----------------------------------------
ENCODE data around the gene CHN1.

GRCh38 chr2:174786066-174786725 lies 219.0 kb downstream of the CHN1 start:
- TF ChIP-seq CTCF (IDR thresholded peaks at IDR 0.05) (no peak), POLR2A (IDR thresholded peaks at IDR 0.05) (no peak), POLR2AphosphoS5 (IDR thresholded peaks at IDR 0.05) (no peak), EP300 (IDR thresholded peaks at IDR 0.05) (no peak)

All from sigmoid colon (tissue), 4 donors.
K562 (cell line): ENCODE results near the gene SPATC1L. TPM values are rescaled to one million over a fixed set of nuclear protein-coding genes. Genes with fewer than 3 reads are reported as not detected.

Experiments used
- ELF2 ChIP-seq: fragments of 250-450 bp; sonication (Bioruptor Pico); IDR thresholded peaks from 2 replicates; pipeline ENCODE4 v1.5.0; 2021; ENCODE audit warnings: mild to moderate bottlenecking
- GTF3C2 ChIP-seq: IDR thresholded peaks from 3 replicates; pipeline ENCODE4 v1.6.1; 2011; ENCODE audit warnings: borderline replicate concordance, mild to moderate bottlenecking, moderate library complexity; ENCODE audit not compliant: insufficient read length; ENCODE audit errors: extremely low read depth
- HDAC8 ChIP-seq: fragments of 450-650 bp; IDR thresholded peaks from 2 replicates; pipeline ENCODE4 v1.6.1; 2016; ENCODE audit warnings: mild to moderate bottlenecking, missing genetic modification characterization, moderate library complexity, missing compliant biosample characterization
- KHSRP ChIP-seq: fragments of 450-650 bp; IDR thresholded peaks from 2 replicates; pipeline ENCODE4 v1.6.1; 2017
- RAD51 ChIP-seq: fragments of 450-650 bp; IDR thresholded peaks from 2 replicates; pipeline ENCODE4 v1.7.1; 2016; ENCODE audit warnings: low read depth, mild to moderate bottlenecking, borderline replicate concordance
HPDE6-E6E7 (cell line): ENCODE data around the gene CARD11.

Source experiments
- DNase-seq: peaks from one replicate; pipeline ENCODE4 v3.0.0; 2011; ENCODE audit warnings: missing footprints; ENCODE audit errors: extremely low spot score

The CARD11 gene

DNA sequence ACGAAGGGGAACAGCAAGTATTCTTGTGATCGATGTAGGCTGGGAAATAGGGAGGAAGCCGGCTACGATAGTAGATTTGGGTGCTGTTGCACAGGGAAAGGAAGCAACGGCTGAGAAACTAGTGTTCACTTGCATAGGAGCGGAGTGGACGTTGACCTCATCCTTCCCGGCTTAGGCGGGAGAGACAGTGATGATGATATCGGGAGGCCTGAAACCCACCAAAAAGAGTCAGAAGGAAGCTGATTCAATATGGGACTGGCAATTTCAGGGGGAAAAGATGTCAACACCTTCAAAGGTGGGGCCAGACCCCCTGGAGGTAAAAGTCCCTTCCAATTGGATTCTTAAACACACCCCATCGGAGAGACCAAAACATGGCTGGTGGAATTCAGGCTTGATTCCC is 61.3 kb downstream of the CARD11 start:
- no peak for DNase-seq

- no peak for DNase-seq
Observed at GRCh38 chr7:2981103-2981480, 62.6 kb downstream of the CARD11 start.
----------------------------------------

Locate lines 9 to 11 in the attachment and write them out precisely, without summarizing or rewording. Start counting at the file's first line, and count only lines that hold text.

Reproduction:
- HDAC8 ChIP-seq: fragments of 450-650 bp; IDR thresholded peaks from 2 replicates; pipeline ENCODE4 v1.6.1; 2016; ENCODE audit warnings: mild to moderate bottlenecking, missing genetic modification characterization, moderate library complexity, missing compliant biosample characterization
- KHSRP ChIP-seq: fragments of 450-650 bp; IDR thresholded peaks from 2 replicates; pipeline ENCODE4 v1.6.1; 2017
- RAD51 ChIP-seq: fragments of 450-650 bp; IDR thresholded peaks from 2 replicates; pipeline ENCODE4 v1.7.1; 2016; ENCODE audit warnings: low read depth, mild to moderate bottlenecking, borderline replicate concordance